Lakewood Cemetery

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Lakewood Cemetery Memorial Chapel
The Byzantine-styled chapel at Lakewood Cemetery is listed on the National Register of Historic Places
Lakewood Cemetery is located in Minnesota
Lakewood Cemetery
Location 3600 Hennepin Avenue, Minneapolis, Minnesota
Coordinates 44°56′11″N 93°17′56″W / 44.93639°N 93.29889°W / 44.93639; -93.29889Coordinates: 44°56′11″N 93°17′56″W / 44.93639°N 93.29889°W / 44.93639; -93.29889
Area less than one acre
Built 1908
Architect Harry Wild Jones
Architectural style Byzantine Revival
Governing body Private
NRHP Reference # 83003657[1]
Added to NRHP October 20, 1983

Lakewood Cemetery is a large private, non-sectarian cemetery located in Minneapolis, Minnesota, United States. It is located at 3600 Hennepin Avenue at the southern end of the Uptown area. It is noted for its chapel which is on the National Register of Historic Places and was modeled after the Hagia Sophia in Istanbul, Turkey.[2]

History[edit]

Lakewood has long been considered one of the most beautiful cemeteries in the country. It was modeled after the rural cemeteries of 19th-century France, such as the famous Père-Lachaise in Paris. When Lakewood was established in 1871, these spacious cemeteries were flourishing in the United States.

Stained glass window in one of the Mausoleum rooms

In July 1871 Colonel William S. King, local businessman and newspaper publisher, proposed to community leaders of the city that they work together to establish a cemetery in Minneapolis where "the encroachments of the city would never seriously interfere". On August 7, 1871, a group of fifteen held a meeting and established the Lyndale Cemetery Association. According to the minutes of the original meeting recorded by Thomas Lowry, "that after an examination of various localities they had chosen the land owned by William S. King lying between Lakes Calhoun and Harriet". Colonel King agreed to sell the land for $21,000, "on one year's time at seven percent interest". During a time in which a home in Minneapolis could be purchased for $500, the new trustees voted to raise $25,000 "for the purchase of grounds and improvements". The money was raised by selling 250 shares of stock at $100 a piece, two-thirds of which was purchased by the trustees themselves. The remaining balance was solicited by a committee and sold to other residents of the city. The organization was later renamed the "Lakewood Cemetery Association". In an Executive Committee Meeting held on April 23, 1872, Superintendent A.B. Barton and the board of trustees employed C. W. Folsom, Superintendent of Mount Auburn Cemetery in Cambridge, Massachusetts to develop plans for the grounds.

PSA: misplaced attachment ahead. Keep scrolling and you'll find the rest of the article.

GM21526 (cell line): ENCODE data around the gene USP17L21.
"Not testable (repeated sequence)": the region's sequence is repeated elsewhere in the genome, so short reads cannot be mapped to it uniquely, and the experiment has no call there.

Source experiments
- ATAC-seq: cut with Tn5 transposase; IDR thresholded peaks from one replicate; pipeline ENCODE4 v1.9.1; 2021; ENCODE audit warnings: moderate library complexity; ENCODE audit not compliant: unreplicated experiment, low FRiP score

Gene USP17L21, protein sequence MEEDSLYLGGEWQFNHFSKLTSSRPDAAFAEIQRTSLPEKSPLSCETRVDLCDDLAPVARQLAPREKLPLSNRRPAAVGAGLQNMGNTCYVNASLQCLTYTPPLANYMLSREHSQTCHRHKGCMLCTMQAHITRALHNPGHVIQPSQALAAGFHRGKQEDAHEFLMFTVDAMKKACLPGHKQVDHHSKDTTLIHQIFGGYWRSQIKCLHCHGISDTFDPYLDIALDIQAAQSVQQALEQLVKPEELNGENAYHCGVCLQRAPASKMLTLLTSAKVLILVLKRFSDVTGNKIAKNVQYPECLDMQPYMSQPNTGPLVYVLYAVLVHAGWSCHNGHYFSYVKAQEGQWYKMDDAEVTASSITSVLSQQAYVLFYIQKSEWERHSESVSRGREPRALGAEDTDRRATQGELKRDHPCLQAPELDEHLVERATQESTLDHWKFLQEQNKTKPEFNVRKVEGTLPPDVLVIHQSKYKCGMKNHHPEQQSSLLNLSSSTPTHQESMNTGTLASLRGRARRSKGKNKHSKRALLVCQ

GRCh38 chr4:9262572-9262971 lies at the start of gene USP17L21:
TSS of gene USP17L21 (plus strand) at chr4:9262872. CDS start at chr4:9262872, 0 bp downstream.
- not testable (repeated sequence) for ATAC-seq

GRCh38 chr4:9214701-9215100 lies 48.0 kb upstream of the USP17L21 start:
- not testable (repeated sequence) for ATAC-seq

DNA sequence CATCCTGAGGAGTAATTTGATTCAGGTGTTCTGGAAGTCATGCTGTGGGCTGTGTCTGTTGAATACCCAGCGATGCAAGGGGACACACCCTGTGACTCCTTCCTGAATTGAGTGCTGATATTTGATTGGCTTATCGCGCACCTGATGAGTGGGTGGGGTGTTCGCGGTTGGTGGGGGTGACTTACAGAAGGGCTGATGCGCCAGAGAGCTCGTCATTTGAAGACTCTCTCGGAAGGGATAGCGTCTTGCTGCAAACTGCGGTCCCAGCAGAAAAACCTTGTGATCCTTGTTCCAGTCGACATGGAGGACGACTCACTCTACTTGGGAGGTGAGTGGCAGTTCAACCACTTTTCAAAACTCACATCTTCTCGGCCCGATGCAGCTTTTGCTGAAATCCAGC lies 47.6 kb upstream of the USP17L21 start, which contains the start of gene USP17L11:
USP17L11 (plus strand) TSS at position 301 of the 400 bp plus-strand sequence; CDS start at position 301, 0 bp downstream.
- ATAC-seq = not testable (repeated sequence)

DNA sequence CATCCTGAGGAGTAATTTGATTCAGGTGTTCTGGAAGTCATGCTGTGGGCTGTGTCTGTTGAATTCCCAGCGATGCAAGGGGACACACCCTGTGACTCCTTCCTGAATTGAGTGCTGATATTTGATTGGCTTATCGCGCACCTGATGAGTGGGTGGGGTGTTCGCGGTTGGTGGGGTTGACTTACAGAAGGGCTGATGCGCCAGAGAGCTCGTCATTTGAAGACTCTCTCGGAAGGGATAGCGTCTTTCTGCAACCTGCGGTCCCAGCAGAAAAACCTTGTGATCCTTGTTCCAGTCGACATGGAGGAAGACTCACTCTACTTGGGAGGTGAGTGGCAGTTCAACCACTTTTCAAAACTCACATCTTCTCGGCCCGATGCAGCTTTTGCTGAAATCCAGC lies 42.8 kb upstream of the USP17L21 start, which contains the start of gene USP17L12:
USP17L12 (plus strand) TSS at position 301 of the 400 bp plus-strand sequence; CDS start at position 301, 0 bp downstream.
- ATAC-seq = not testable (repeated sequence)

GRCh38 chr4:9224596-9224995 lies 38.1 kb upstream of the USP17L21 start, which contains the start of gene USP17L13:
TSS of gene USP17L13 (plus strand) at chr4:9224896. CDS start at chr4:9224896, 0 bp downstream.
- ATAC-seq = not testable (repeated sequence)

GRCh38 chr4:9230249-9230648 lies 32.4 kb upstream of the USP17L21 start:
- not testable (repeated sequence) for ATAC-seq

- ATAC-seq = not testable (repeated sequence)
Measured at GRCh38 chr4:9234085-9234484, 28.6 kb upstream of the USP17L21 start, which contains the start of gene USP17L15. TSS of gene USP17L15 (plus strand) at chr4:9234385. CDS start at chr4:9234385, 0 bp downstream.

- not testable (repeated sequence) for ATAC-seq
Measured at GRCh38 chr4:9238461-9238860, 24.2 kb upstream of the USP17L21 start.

The public dedication of Lakewood was held on September 16, 1872 and was attended by many Minneapolis families and residents. The sale of lots to the public began immediately after the dedication. Maggie Menzel, who died on January 24, 1872 at the age of nineteen, was the first person buried in Lakewood Cemetery. On October 5, 1872 the Association reacquired all stock from the original investors. Roughly three years later in August 1875 the Association submitted its first annual report to the lot owners of Lakewood, which stressed the Cemetery's non-profit status.

Many Minneapolis streets, parks, and monuments bear the names of the Association's original founders — Thomas Lowry, William D. Washburn, and Charles M. Loring to name a few. Since 1872, Lakewood has continued to exist as a public, non-profit, non-denominational cemetery providing services to the families of Minneapolis.

McMullen monument by sculptor Nellie Walker

Notable persons[edit]

Monument for the family of T. B. Walker

Notes[edit]

  1. ^ "National Register Information System". National Register of Historic Places. National Park Service. 2009-03-13. 
  2. ^ "The Lakewood Memorial Chapel". Lakewood Cemetery. Retrieved September 7, 2010. 
  3. ^ [1] CWGC Casualty Record.

External links[edit]